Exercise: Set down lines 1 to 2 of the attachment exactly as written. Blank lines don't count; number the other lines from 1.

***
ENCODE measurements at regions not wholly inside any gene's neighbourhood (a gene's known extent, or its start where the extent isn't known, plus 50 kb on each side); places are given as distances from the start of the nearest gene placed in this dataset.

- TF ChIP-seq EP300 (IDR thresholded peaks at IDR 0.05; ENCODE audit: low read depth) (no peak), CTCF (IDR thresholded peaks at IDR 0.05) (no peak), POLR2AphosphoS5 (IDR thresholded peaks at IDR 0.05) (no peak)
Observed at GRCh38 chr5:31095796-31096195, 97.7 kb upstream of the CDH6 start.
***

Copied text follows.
ENCODE measurements at regions not wholly inside any gene's neighbourhood (a gene's known extent, or its start where the extent isn't known, plus 50 kb on each side); places are given as distances from the start of the nearest gene placed in this dataset.

- TF ChIP-seq EP300 (IDR thresholded peaks at IDR 0.05; ENCODE audit: low read depth) (no peak), CTCF (IDR thresholded peaks at IDR 0.05) (no peak), POLR2AphosphoS5 (IDR thresholded peaks at IDR 0.05) (no peak)